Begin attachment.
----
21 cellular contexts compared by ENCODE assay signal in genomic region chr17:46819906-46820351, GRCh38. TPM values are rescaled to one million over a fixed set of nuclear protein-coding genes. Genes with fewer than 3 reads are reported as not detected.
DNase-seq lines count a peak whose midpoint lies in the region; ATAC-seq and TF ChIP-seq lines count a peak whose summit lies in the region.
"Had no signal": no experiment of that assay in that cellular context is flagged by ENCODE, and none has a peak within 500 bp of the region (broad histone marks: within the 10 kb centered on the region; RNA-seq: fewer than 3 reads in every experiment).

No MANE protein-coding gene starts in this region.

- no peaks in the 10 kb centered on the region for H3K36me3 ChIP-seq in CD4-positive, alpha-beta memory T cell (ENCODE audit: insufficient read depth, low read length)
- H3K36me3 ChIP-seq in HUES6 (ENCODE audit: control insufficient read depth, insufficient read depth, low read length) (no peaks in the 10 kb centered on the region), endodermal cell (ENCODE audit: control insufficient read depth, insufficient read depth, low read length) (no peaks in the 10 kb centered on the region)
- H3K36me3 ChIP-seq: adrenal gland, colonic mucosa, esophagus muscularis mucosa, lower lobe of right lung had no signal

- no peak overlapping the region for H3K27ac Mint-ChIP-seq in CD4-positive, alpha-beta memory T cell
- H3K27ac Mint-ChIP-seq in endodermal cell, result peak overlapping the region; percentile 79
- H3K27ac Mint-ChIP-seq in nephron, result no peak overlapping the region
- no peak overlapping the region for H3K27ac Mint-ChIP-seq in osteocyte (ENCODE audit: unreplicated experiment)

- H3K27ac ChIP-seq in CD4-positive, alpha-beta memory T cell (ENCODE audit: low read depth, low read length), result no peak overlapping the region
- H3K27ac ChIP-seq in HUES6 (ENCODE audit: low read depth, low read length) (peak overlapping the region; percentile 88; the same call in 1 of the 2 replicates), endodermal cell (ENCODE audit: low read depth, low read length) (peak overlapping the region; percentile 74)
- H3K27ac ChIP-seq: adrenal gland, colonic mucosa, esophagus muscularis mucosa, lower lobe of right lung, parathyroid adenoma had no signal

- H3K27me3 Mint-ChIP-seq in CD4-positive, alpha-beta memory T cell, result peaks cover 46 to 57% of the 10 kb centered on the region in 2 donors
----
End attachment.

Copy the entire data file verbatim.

21 cellular contexts compared by ENCODE assay signal in genomic region chr17:46819906-46820351, GRCh38. TPM values are rescaled to one million over a fixed set of nuclear protein-coding genes. Genes with fewer than 3 reads are reported as not detected.
DNase-seq lines count a peak whose midpoint lies in the region; ATAC-seq and TF ChIP-seq lines count a peak whose summit lies in the region.
"Had no signal": no experiment of that assay in that cellular context is flagged by ENCODE, and none has a peak within 500 bp of the region (broad histone marks: within the 10 kb centered on the region; RNA-seq: fewer than 3 reads in every experiment).

No MANE protein-coding gene starts in this region.

- no peaks in the 10 kb centered on the region for H3K36me3 ChIP-seq in CD4-positive, alpha-beta memory T cell (ENCODE audit: insufficient read depth, low read length)
- H3K36me3 ChIP-seq in HUES6 (ENCODE audit: control insufficient read depth, insufficient read depth, low read length) (no peaks in the 10 kb centered on the region), endodermal cell (ENCODE audit: control insufficient read depth, insufficient read depth, low read length) (no peaks in the 10 kb centered on the region)
- H3K36me3 ChIP-seq: adrenal gland, colonic mucosa, esophagus muscularis mucosa, lower lobe of right lung had no signal

- no peak overlapping the region for H3K27ac Mint-ChIP-seq in CD4-positive, alpha-beta memory T cell
- H3K27ac Mint-ChIP-seq in endodermal cell, result peak overlapping the region; percentile 79
- H3K27ac Mint-ChIP-seq in nephron, result no peak overlapping the region
- no peak overlapping the region for H3K27ac Mint-ChIP-seq in osteocyte (ENCODE audit: unreplicated experiment)

- H3K27ac ChIP-seq in CD4-positive, alpha-beta memory T cell (ENCODE audit: low read depth, low read length), result no peak overlapping the region
- H3K27ac ChIP-seq in HUES6 (ENCODE audit: low read depth, low read length) (peak overlapping the region; percentile 88; the same call in 1 of the 2 replicates), endodermal cell (ENCODE audit: low read depth, low read length) (peak overlapping the region; percentile 74)
- H3K27ac ChIP-seq: adrenal gland, colonic mucosa, esophagus muscularis mucosa, lower lobe of right lung, parathyroid adenoma had no signal

- H3K27me3 Mint-ChIP-seq in CD4-positive, alpha-beta memory T cell, result peaks cover 46 to 57% of the 10 kb centered on the region in 2 donors